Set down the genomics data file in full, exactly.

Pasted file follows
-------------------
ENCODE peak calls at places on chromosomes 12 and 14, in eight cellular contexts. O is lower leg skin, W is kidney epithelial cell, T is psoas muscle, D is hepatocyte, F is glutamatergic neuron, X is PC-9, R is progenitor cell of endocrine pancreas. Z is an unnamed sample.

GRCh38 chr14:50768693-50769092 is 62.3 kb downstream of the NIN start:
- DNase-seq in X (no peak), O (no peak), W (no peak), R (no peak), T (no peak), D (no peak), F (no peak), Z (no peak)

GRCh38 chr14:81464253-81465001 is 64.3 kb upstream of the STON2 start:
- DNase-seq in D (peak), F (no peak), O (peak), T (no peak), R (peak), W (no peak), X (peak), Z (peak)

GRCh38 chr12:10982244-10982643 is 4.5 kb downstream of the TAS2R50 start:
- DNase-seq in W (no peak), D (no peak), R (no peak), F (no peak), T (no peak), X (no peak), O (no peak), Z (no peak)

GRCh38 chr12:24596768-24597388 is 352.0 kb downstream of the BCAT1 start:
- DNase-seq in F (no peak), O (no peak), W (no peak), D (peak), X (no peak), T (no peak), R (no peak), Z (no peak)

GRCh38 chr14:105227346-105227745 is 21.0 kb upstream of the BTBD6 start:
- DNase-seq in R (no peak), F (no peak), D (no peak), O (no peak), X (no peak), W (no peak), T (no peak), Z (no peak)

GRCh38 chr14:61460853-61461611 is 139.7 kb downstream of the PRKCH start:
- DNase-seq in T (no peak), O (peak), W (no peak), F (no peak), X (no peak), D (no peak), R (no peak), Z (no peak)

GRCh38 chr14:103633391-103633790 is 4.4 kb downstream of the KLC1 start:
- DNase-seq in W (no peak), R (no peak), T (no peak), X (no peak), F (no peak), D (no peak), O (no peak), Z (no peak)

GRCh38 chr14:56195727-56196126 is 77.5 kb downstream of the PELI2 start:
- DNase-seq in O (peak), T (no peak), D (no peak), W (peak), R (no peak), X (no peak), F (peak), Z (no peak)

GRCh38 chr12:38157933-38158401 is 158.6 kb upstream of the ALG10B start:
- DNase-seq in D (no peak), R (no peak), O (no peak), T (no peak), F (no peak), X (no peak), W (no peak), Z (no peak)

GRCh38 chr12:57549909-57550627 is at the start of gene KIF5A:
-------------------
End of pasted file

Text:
ENCODE peak calls at places on chromosomes 12 and 14, in eight cellular contexts. O is lower leg skin, W is kidney epithelial cell, T is psoas muscle, D is hepatocyte, F is glutamatergic neuron, X is PC-9, R is progenitor cell of endocrine pancreas. Z is an unnamed sample.

GRCh38 chr14:50768693-50769092 is 62.3 kb downstream of the NIN start:
- DNase-seq in X (no peak), O (no peak), W (no peak), R (no peak), T (no peak), D (no peak), F (no peak), Z (no peak)

GRCh38 chr14:81464253-81465001 is 64.3 kb upstream of the STON2 start:
- DNase-seq in D (peak), F (no peak), O (peak), T (no peak), R (peak), W (no peak), X (peak), Z (peak)

GRCh38 chr12:10982244-10982643 is 4.5 kb downstream of the TAS2R50 start:
- DNase-seq in W (no peak), D (no peak), R (no peak), F (no peak), T (no peak), X (no peak), O (no peak), Z (no peak)

GRCh38 chr12:24596768-24597388 is 352.0 kb downstream of the BCAT1 start:
- DNase-seq in F (no peak), O (no peak), W (no peak), D (peak), X (no peak), T (no peak), R (no peak), Z (no peak)

GRCh38 chr14:105227346-105227745 is 21.0 kb upstream of the BTBD6 start:
- DNase-seq in R (no peak), F (no peak), D (no peak), O (no peak), X (no peak), W (no peak), T (no peak), Z (no peak)

GRCh38 chr14:61460853-61461611 is 139.7 kb downstream of the PRKCH start:
- DNase-seq in T (no peak), O (peak), W (no peak), F (no peak), X (no peak), D (no peak), R (no peak), Z (no peak)

GRCh38 chr14:103633391-103633790 is 4.4 kb downstream of the KLC1 start:
- DNase-seq in W (no peak), R (no peak), T (no peak), X (no peak), F (no peak), D (no peak), O (no peak), Z (no peak)

GRCh38 chr14:56195727-56196126 is 77.5 kb downstream of the PELI2 start:
- DNase-seq in O (peak), T (no peak), D (no peak), W (peak), R (no peak), X (no peak), F (peak), Z (no peak)

GRCh38 chr12:38157933-38158401 is 158.6 kb upstream of the ALG10B start:
- DNase-seq in D (no peak), R (no peak), O (no peak), T (no peak), F (no peak), X (no peak), W (no peak), Z (no peak)

GRCh38 chr12:57549909-57550627 is at the start of gene KIF5A: